• Many are familiar with Muskegon style multi-share that includes funding from the individual, an employer and come other source of funding, typically government. Portico started in 1995Not eligible for Minnesota health care programsRx: $2,000 annual per person limitFace-to-face family interviewCare management: Social workers and nurses – Navigation, health-related goal setting, assistance understanding medical bills, advocacy, referrals to specialty care, interpreter, referral to community services, transition to ongoing coverageMulti-share (community-based organization that provides affordable health coverage to small businesses or individual, thought partnerships with local providers, cost is typically share between individual, government, employer – sometimes not)
  • Hospitals: Sustain through ROI, which is part of grantChallenge: limited funding source, not credible coveragePublic, private, sustainable, Not tied to employer (health reform)Urban, working, poor and young, (38% are 0 to 19)80% people of color, 66% Latino78% work full or part-time70% are at or below 175 percent FPG
  • State budgets-potential loss of enhanced FMAP ratesHealth care cost-not addressed in reformPolitical turn over might reduce support or momentum (governor’s and Medicaid directors-knowledge and experience )Health reform: in many cases this is the same peopleExperience enrolling and covering low income adults and employees in small businessesStrategies for addressing continuum of coverage – ESI to public programs to the safety netNew models for the safety netDevelopmental work on insurance exchanges, streamlined eligibility and online enrollment systems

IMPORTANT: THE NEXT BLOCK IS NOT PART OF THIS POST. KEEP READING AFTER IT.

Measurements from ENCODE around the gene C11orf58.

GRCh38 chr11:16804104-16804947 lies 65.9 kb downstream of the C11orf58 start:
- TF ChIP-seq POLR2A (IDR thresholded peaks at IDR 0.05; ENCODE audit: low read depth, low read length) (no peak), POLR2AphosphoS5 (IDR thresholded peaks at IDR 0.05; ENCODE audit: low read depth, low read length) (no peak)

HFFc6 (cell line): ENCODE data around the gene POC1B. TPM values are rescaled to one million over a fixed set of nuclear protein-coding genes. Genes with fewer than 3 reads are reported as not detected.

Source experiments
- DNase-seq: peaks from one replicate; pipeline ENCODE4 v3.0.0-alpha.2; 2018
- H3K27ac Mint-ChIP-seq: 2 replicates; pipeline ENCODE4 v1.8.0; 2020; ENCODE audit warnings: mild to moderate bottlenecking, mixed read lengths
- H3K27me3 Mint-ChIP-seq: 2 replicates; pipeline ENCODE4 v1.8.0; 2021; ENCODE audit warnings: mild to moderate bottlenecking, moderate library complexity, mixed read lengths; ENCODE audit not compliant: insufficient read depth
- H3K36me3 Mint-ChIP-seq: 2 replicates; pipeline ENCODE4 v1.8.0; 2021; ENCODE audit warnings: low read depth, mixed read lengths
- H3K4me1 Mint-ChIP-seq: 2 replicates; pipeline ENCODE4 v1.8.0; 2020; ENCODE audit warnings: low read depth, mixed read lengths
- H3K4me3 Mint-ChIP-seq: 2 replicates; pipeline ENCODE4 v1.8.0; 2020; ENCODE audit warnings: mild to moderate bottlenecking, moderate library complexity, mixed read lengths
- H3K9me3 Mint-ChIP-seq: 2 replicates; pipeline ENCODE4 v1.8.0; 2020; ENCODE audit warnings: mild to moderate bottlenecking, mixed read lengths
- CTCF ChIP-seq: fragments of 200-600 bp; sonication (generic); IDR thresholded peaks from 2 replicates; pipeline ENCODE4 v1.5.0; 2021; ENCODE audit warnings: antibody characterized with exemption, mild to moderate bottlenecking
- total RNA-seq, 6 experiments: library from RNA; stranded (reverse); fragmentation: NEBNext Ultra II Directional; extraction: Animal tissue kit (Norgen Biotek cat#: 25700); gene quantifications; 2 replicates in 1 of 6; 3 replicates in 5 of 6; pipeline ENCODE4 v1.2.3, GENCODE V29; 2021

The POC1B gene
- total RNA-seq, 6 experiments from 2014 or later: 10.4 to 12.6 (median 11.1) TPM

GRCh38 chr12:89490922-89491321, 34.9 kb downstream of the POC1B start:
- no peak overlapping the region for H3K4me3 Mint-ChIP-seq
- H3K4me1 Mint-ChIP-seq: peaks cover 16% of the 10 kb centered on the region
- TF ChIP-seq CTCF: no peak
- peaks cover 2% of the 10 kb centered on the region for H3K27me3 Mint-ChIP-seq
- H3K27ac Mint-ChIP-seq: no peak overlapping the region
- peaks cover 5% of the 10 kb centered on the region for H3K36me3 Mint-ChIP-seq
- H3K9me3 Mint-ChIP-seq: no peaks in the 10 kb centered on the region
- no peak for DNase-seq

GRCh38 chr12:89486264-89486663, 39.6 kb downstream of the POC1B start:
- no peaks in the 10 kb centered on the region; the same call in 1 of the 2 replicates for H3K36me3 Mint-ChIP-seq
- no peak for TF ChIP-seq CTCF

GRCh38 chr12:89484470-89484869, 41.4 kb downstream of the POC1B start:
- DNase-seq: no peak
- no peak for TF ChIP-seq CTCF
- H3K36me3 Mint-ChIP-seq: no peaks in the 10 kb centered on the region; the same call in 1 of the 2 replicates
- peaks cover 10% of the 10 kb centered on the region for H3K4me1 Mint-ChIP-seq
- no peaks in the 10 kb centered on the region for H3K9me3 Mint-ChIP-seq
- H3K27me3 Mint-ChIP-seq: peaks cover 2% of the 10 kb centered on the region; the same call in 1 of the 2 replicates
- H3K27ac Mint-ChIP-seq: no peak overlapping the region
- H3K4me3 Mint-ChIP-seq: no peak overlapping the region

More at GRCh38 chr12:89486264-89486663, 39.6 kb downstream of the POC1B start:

Leveraging Federal Grant Funds to Expand Coverage:  Experiences from the HRSA SHAP Grantee States Leveraging Federal Grant Funds to Expand Coverage: Experiences from the HRSA SHAP Grantee States Presentation Transcript

  • Leveraging Federal Grant Funds to Expand Coverage: Experiences from the HRSA SHAP Grantee States
    Elizabeth Lukanen, MPH
    State Health Access Data Assistance Center
    University of Minnesota, Minneapolis, MN
    June 27, 2010
    AcademyHealth Annual Research Meeting
  • 2
    State Health Access Program (SHAP)
    Grant program supported by by the Health Resources and Services Administration (HRSA) at Health and Human Services (HHS)